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Acquisition and interpretation of focused diagnostic ultrasound images by ultrasound-naive advanced paramedics: trialling a PHUS education programme
  1. Mike Brooke1,
  2. Julie Walton2,
  3. Diane Scutt2,
  4. Jim Connolly3,
  5. Bob Jarman4
  1. 1North West Ambulance Service NHS Trust, Bolton, UK
  2. 2University of Liverpool, School of Health Sciences, Liverpool, UK
  3. 3The Newcastle upon Tyne Hospitals NHS Foundation Trust, Newcastle Upon Tyne, UK
  4. 4Gateshead Health NHS Foundation Trust, Gateshead, UK
  1. Correspondence to Mike Brooke, North West Ambulance Service NHS Trust, c/o, Broughton House, Cumbria and Lancashire HQ, Garstang Rd, Preston PR3 5LN, UK; michael.brooke{at}


Objective This trial investigated whether advanced paramedics from a UK regional ambulance service have the ability to acquire and interpret diagnostic quality ultrasound images following a 2-day programme of education and training covering the fundamental aspects of lung ultrasound.

Method The participants were tested using a two-part examination; assessing both their theoretical understanding of image interpretation and their practical ability to acquire diagnostic quality ultrasound images. The results obtained were subsequently compared with those obtained from expert physician sonographers.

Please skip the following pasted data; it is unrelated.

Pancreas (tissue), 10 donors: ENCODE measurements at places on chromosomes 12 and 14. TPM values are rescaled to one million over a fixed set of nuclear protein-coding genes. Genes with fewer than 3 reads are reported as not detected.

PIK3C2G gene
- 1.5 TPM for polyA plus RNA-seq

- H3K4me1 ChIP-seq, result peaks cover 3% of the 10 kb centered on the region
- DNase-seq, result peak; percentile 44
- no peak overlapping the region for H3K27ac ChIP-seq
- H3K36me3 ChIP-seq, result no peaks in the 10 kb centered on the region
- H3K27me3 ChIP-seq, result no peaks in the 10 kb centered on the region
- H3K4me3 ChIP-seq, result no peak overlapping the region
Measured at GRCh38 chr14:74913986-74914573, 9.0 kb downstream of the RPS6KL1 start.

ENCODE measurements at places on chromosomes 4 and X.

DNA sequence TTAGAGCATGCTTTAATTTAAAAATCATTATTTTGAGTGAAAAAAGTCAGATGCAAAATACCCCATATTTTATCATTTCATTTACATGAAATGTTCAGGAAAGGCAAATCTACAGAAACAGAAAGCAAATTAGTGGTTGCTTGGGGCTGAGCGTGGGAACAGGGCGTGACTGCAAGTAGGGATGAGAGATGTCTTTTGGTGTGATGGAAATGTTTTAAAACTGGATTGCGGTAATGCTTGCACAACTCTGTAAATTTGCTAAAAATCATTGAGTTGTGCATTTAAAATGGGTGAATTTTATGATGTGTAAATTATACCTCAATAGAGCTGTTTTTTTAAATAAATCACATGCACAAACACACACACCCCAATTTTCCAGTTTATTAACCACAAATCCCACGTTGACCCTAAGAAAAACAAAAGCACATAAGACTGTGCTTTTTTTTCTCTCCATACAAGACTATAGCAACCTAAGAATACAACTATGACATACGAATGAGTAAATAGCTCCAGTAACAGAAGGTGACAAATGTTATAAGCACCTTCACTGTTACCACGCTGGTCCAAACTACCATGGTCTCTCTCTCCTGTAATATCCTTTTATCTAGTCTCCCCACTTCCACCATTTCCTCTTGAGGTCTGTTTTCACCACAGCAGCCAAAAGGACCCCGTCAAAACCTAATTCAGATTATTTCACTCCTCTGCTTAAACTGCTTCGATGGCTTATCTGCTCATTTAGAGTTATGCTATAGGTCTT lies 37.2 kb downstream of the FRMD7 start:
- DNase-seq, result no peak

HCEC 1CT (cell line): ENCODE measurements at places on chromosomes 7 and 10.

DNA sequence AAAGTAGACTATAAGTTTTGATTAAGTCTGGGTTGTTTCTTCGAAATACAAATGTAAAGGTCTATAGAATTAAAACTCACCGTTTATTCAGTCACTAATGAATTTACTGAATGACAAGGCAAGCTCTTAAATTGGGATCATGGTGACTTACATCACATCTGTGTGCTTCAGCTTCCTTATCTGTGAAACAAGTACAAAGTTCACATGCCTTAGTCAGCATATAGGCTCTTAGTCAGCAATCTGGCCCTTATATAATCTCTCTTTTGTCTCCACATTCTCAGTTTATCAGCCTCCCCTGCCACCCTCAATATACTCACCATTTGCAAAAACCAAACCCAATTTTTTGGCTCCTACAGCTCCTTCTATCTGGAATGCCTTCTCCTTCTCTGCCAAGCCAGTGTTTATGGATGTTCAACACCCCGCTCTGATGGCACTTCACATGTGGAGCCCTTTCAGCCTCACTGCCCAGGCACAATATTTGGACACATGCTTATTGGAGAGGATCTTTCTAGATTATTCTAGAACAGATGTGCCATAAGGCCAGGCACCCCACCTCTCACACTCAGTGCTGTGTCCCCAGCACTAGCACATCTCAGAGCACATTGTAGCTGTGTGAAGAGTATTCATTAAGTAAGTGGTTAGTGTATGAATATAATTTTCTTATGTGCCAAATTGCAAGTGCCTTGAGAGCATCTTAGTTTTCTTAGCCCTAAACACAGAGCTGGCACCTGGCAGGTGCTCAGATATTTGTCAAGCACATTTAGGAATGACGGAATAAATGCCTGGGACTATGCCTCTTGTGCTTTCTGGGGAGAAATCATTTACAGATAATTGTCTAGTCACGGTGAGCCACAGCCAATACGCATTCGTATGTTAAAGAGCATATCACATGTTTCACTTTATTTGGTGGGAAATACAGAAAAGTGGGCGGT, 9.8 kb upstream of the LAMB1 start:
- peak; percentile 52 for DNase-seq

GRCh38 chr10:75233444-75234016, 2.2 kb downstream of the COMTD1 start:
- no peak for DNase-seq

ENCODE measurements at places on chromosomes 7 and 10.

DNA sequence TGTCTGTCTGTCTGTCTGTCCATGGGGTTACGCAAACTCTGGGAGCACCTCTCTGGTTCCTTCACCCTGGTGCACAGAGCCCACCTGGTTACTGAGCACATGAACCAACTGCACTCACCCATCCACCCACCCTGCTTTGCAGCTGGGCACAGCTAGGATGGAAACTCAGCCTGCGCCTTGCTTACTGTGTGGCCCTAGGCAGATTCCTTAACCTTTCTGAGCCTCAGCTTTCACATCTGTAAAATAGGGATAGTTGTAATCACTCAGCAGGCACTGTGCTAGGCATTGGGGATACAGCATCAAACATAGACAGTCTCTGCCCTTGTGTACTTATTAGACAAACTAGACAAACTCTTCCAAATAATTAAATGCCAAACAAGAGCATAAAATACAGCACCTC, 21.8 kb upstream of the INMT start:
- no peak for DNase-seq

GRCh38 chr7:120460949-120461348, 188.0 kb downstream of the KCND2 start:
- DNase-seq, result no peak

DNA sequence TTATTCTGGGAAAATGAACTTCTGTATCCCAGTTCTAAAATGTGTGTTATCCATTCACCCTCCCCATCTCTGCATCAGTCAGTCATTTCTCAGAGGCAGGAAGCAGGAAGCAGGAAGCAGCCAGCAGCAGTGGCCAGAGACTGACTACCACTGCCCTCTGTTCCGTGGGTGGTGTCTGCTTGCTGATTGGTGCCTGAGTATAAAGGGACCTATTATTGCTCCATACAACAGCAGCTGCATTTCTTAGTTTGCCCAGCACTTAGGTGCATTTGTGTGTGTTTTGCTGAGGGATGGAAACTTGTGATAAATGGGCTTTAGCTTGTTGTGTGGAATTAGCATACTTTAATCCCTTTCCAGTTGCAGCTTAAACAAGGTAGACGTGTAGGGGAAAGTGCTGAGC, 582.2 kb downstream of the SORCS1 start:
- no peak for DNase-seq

Results The advanced paramedics demonstrated an overall accuracy in identifying the presence or absence of pneumothorax in M-mode clips of 0.94 (CI 0.86 to 0.99), compared with the experts who achieved 0.93 (CI 0.67 to 1.0). In two-dimensional mode, the advanced paramedics demonstrated an overall accuracy of 0.78 (CI 0.72 to 0.83), compared with the experts who achieved 0.76 (CI 0.62 to 0.86). In total, the advanced paramedics demonstrated an overall accuracy at identifying the presence or absence of pneumothorax in prerecorded video clip images of 0.82 (CI 0.77 to 0.86), in comparison with the expert users of 0.80 (CI 0.68 to 0.88). All of the advanced paramedics passed the objective structured clinical examination and achieved a practical standard considered by the examiners to be equivalent to that which would be expected from candidates enrolled on the thoracic module of the College of Emergency Medicine level 2 ultrasound programme.

Conclusion This trial demonstrated that ultrasound-naive practitioners can achieve an acceptable standard of competency in a simulated environment in a relatively short period of time.

  • Education
  • focused ultrasound
  • imaging
  • paramedic
  • pneumothorax
  • prehospital
  • respiratory
  • ultrasound

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  • Competing interests None.

  • Ethics approval This study was conducted with the approval of the North West 1 Research Ethics Committee, Cheshire.

  • Provenance and peer review Not commissioned; externally peer reviewed.

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